Every Wednesday, we publish our “Investor Toolkit” series on TSI Network. Whether you’re a new or experienced investor, these weekly updates are designed to give you specific stock market advice that will help you develop a successful approach to investing. Each Investor Toolkit update gives you a fundamental tip and shows you how you can put it into practice right away.
Today’s tip: “Relying on just one or two indicators to help you choose stocks can increase your risk rather than diminish it.”
Investors are always looking for simple ways to avoid risk in their investments. They want a rule that is easy to follow, foolproof, and compact enough to fit on a T-shirt.
The easiest and surest of these is to keep your money in T-bills or other short-term, government-guaranteed investments. T-bills avoid virtually all risk—but they also avoid most profit. In fact, at today’s interest rates, the after-tax return on a T-bill will barely keep you even with inflation.
Interest rates will tell you something about the economic and market outlook. However, with interest rates at today’s historically low levels, fixed-return investments have limited appeal. The gap is simply too wide between today’s interest rates and the long-term returns on stocks, which run in the 8% to 12% range.
When they choose stocks, many investors zero in on one or at best a handful of indicators. This can do more harm than good. For instance, many investing newcomers get the idea that you should only buy stocks that trade at a below-average p/e ratio (the ratio of a stock’s price to its per-share earnings).
This prejudice ensures that you will avoid some stocks at precisely the best time to buy, or buy others that you should avoid.
For example, the best time to buy mining stocks is when the price of the metal they produce is depressed. But at such times they make little money if any, so they trade at sky-high p/e ratios. When the price of the metal rebounds to more normal levels, the mining company’s earnings will shoot up too. That will make its stock go up, but earnings are likely to rise faster. Its p/e may drop to between, say, 10.0 and 20.0.
That lower p/e may make the stock seem like a safer buy. But by the time the p/e comes down to attractive levels, the stock may have already doubled or quadrupled. If you focus strictly on p/e’s, you will miss out on that rise.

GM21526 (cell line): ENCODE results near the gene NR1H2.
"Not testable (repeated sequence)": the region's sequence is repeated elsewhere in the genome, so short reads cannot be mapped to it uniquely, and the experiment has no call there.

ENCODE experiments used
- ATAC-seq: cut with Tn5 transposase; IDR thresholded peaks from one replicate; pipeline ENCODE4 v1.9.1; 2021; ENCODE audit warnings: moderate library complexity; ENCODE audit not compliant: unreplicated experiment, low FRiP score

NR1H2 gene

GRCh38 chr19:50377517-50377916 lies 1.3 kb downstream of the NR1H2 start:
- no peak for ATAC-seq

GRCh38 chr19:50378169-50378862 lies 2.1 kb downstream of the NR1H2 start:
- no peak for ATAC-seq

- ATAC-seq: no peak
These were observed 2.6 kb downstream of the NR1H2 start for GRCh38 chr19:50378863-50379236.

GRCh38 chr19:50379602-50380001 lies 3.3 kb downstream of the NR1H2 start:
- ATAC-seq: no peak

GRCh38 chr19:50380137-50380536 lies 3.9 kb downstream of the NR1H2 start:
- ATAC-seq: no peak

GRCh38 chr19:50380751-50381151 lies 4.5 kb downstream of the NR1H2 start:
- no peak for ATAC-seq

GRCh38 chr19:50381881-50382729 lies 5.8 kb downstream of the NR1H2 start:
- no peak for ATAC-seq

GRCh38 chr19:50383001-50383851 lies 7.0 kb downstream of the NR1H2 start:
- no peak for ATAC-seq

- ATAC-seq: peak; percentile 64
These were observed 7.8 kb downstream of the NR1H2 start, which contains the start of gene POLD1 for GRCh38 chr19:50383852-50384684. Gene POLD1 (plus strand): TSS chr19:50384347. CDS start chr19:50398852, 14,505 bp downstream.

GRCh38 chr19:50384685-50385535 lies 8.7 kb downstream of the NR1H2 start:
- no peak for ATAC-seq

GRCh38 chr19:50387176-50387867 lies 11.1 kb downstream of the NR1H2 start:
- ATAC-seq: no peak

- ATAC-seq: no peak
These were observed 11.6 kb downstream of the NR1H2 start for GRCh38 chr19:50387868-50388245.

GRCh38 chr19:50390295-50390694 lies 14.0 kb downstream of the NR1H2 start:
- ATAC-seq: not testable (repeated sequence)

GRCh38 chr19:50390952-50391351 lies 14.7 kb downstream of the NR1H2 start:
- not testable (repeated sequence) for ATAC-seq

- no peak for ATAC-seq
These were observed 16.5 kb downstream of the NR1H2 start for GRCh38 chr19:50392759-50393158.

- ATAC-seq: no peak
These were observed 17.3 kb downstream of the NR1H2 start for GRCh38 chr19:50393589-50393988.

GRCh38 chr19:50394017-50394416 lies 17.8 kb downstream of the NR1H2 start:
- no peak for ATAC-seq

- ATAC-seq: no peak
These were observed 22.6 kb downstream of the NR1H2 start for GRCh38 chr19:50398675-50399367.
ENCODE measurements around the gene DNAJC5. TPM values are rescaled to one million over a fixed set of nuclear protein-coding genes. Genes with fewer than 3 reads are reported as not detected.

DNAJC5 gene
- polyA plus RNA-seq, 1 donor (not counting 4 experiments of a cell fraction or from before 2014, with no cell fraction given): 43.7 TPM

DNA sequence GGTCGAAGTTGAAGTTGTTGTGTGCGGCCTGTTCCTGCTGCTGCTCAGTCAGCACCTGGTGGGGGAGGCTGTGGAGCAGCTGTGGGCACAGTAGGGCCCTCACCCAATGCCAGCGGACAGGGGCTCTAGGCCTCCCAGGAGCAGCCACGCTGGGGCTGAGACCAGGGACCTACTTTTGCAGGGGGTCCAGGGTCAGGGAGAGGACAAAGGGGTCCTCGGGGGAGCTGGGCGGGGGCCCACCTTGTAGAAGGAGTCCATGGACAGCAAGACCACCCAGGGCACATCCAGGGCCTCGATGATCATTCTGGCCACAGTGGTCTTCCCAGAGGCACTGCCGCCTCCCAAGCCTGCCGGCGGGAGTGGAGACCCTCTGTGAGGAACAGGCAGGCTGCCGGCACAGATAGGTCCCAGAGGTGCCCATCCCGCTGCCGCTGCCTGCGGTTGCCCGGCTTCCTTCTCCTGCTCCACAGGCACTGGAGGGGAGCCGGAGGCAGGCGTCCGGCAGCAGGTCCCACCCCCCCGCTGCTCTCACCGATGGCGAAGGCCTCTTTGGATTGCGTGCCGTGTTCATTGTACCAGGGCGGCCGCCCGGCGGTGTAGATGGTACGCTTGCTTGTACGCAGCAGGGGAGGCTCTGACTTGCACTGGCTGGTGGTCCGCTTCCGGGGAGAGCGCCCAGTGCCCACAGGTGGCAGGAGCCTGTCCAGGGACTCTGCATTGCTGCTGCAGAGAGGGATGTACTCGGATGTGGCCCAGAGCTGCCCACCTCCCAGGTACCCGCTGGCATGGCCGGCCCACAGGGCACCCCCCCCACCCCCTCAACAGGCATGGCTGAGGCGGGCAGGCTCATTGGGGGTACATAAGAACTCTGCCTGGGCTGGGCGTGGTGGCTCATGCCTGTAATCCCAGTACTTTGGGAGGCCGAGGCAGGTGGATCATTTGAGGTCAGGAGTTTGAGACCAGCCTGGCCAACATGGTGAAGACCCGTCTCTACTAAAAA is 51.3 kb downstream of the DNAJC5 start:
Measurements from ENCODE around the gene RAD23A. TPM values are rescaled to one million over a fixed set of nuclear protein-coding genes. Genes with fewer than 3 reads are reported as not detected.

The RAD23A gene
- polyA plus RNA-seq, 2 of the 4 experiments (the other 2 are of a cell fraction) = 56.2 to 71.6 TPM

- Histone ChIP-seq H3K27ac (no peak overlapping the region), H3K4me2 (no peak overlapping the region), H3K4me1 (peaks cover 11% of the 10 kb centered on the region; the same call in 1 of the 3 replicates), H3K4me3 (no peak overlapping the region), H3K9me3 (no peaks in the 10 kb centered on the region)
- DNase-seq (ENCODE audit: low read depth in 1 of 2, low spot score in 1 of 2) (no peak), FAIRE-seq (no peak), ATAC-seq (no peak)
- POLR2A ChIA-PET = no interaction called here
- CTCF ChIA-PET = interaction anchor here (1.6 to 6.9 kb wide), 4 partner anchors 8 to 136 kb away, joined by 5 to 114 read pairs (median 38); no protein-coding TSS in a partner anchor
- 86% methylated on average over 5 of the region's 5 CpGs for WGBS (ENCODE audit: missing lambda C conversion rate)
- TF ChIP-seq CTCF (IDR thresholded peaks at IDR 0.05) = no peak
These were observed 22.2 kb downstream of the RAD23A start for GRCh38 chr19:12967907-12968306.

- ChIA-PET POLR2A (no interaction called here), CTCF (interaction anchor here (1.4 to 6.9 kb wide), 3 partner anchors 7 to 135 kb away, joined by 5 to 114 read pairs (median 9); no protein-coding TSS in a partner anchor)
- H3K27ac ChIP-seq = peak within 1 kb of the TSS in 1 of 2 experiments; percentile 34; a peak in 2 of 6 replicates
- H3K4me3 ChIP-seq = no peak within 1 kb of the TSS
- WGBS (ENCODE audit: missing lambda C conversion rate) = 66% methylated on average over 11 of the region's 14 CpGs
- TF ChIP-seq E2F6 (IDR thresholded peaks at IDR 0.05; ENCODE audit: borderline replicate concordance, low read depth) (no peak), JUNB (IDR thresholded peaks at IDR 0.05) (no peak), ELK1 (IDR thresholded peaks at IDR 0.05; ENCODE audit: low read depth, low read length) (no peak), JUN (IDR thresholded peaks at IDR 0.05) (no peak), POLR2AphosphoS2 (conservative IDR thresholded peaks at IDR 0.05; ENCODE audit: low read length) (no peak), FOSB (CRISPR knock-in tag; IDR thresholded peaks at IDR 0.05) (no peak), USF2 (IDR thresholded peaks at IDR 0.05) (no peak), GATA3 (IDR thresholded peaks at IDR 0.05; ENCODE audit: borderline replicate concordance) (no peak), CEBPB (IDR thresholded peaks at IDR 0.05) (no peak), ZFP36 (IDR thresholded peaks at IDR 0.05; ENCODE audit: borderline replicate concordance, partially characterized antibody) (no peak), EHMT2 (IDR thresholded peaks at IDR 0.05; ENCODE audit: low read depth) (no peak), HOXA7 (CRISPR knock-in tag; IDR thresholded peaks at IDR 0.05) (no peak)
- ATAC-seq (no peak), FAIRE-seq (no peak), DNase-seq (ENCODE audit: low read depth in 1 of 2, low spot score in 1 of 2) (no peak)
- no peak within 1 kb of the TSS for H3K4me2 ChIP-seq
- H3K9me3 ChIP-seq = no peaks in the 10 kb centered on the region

Another problem with focusing on low-p/e stocks is that many disasters-in-waiting go through a low-p/e period prior to their eventual collapse. This low-p/e period occurs because people close to or involved with the company recognize that it has serious problems. They sell their own holdings and they tell their friends and relations to do the same.
These problems can be due to a weakness in the business model, doubts about the quality of the company’s management or insiders, or involvement in a business or industry that is headed for a downturn. When a stock has the kind of latent problems that can lead to a precipitous drop, it’s better to sell three years early than three days late.
To get any real value out of p/e’s, you have to look at them in the context of everything else that’s going on, in the market and in individual stocks.
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An indicator that has limited use—if any
Mathematically or academically oriented investors may instead zero in on a stock’s “beta coefficient”, or “beta” for short. This is a measure of a stock’s volatility, relative to the market, based on how it has performed relative to the market, generally over the previous five years.
When a stock has a beta of 1.0, that means it is just as volatile as the market. If the beta is below 1.0, the stock is less volatile than the market. Beta enthusiasts say this is the kind of stock to load up on when you have qualms about the market outlook. A beta above 1.0 means a stock is more volatile than the market, and you will of course want to own high-beta stocks when you are optimistic about the market.
I’ve always found betas to be of limited use if any. They provide a general idea of what to expect from a stock, but you should already have that from looking at the stock’s fundamentals. The notion is absurd that you can buy low-beta stocks when the market is going to be weak, and high-beta stocks when it is going to be strong. After all, if you knew when the market was going to be strong or weak, you wouldn’t need to waste time with betas.
More important, betas can change without warning. The beta for Enron stood at a well-below-average 0.85 at the end of 1999. Yet the company was on its way to an ignominious collapse.
An investor’s only real source of safety and ongoing profit is to build the kind of portfolio that we talk about and create for our portfolio management clients. This kind of portfolio emphasizes investment quality and diversification. Stripped to these essentials, however, that simple rule makes for an awfully dull T-shirt.
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What indicators do you use to measure risk in stocks? Which ones have been successful for you? Which ones have not worked? Let us know what you think in the comments section below. Click here